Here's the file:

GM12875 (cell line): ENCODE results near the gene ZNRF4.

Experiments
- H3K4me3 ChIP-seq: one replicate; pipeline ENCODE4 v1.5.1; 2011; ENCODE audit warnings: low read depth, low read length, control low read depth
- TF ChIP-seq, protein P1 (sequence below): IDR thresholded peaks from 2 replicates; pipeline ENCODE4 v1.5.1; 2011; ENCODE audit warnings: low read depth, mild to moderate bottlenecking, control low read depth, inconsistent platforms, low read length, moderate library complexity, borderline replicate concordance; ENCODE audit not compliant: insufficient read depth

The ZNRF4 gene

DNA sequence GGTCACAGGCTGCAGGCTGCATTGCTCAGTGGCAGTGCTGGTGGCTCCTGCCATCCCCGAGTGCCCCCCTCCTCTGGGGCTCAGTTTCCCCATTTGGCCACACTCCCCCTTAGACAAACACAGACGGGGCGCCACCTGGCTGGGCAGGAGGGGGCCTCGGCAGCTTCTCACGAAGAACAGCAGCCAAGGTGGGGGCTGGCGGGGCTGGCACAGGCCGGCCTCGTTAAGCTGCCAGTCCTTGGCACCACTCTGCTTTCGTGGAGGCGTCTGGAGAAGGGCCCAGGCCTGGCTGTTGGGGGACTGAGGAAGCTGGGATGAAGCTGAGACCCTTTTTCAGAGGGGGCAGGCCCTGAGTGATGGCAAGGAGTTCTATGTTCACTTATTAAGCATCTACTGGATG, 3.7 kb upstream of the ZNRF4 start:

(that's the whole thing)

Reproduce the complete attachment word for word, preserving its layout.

GM12875 (cell line): ENCODE results near the gene ZNRF4.

Experiments
- H3K4me3 ChIP-seq: one replicate; pipeline ENCODE4 v1.5.1; 2011; ENCODE audit warnings: low read depth, low read length, control low read depth
- TF ChIP-seq, protein P1 (sequence below): IDR thresholded peaks from 2 replicates; pipeline ENCODE4 v1.5.1; 2011; ENCODE audit warnings: low read depth, mild to moderate bottlenecking, control low read depth, inconsistent platforms, low read length, moderate library complexity, borderline replicate concordance; ENCODE audit not compliant: insufficient read depth

The ZNRF4 gene

DNA sequence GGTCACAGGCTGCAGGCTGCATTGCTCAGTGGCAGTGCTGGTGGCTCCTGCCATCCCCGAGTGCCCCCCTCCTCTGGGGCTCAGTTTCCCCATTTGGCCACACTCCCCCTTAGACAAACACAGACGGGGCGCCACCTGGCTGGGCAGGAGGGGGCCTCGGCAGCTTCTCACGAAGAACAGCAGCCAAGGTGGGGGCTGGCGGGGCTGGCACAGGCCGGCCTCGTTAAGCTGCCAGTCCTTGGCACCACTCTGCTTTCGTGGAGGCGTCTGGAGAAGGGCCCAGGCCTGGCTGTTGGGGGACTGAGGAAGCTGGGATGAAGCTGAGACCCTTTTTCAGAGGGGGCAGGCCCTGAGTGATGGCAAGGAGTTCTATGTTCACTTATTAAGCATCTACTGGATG, 3.7 kb upstream of the ZNRF4 start: